The most polarizing figure in the field of syndicated trivia programming watched over a microwaved TV dinner is Arthur Chu. Chu, a 30-year-old insurance analyst, has lit up his competition on Jeopardy since late January. Chu rejected the tried-and-true method of running categories from top to bottom — giving the viewer a pleasurable run of questions with an increasing level of difficulty — to employ game theory in a mad hunt for Daily Doubles. Some hated him. Some Jeopardy experts defended him. Most of us really didn’t care that much over the media-manufactured controversy.
For a bit it seemed the only things capable of halting his reign of terror were Jeopardy’s prescheduled tournaments, which did put the champ on ice for a few weeks.
But last night, a law student put Chu down. Sure, that’s impressive, but could she win the next ATL Trivia Night? (It will be in D.C. on Wednesday, April 2; RSVP here.)
* Leah Ward Sears, who shows up on SCOTUS shortlists, wants to impose a mandatory waiting period… on divorces. It’d be interesting to live in a country where you had to wait for a year to get rid of your spouse, but not to buy a gun. [Slate]
* Speaking of marriage…. Tara Reid was maybe engaged to an accountant? [Going Concern]
* Trust me, nobody buys off your ATL bloggers. Without us disclosing it. Because it’s not a bribe if you like money and don’t care who knows about it. [Gawker]
* The study doesn’t say that fat people are more likely to miss work; it says that unhealthy people are more likely to miss work. That’s why I discriminate against thin little stress balls that have a conniption every time they see a slice of chocolate cake. [Business Insider]
* Wait, we have a prison rape elimination act? Did we only just now decide that prison rape should be stopped? But it doesn’t apply to everybody in prisons? I’m so confused. [ACLU: Blog of Rights]
* At least Ken Jennings isn’t going to law school. [Ken Jennings]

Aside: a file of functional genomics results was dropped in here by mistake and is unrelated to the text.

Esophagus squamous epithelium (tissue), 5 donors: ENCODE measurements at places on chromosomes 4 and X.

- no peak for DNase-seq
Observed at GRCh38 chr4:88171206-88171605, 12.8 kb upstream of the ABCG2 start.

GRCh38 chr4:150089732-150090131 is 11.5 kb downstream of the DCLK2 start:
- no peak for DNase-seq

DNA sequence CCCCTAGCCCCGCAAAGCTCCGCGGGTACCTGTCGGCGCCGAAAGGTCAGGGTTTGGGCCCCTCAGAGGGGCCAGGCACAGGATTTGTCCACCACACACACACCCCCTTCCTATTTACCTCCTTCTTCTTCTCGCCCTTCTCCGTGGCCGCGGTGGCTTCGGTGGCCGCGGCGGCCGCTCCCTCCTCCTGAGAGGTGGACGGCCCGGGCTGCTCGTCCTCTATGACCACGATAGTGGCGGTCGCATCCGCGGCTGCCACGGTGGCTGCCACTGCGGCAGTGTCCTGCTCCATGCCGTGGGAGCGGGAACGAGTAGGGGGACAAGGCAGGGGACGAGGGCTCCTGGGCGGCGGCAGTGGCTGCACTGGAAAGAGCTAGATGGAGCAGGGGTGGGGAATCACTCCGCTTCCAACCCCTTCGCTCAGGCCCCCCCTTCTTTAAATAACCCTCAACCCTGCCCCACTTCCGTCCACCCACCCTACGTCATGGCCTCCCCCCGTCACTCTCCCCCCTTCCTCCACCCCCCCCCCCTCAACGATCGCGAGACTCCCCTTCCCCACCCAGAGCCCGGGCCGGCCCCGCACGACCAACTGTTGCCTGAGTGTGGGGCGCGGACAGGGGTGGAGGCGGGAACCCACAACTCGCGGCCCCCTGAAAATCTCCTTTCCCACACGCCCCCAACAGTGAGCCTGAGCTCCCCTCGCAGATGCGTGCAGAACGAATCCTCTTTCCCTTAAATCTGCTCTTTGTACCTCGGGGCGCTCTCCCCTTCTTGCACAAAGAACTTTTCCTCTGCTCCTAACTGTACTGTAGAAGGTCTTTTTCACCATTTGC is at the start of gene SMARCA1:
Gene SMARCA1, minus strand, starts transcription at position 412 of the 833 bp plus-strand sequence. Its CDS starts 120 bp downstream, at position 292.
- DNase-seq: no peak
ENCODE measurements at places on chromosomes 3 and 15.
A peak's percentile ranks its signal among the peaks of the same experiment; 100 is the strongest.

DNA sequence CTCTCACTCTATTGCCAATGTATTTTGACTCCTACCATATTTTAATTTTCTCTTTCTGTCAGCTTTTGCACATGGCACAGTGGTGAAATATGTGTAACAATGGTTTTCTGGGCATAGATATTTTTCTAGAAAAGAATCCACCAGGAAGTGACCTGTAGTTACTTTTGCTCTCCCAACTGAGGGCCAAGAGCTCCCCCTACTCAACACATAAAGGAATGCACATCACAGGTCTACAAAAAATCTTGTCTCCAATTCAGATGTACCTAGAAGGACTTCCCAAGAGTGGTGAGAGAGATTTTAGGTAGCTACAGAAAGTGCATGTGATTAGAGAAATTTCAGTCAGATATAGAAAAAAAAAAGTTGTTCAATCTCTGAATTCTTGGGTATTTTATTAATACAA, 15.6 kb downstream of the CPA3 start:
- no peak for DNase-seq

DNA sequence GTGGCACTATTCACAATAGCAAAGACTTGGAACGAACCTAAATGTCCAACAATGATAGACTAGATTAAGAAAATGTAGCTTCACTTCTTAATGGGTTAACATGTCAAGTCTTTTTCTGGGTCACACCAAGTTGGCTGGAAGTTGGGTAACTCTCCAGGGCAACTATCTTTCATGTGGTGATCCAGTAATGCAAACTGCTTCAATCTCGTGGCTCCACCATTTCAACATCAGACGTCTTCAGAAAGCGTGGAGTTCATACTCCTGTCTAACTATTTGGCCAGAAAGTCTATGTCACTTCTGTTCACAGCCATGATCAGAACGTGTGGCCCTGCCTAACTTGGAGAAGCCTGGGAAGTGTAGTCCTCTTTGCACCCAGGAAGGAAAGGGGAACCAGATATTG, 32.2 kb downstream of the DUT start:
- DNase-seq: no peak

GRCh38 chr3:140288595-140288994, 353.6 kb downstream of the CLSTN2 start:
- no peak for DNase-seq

I should have written about this days ago, but the pain was still too near to me. The humans have lost to the machines. We might as well start digging towards the Earth’s core, where it’s still warm, and start building our own Zion.
That’s just what the machines want you to think. Teaching a computer to understand the subtle nuances of trivia — the puns, the innuendos, the ordering of information — is frightening. It’s a lot different than writing an algorithm that allows a machine to work through all possible chess moves and pick the correct one.
It makes you wonder: “What else could a computer be taught to do?” Over at the WSJ Law Blog, Ashby Jones wonders if the answer might be, “Your job”….
We want to hear about your firm’s bonus news, even if it’s old. If we haven’t reported on it yet, we want to know about it. (Use our site search box in the upper-right-hand corner, or scroll through our Associate Bonus Watch archives, to see which announcements we’ve already covered.)
Here’s some old bonus news (literally “last year’s” news). A few weeks ago, Shearman & Sterling announced its bonuses. They essentially matched the Cravath scale, but with the caveat (also issued last year) that they are at least partly “merit-based” — i.e., adjusted up or down based on performance. The S&S bonuses are being paid out on January 14.
Some Shearman associates might be upset by the lack of upward movement on bonuses. But at least one of them probably doesn’t care that much, since he enjoyed other income in 2010.
I’ll take “Lawyers Who Have Appeared on Jeopardy” for $1000, Alex….
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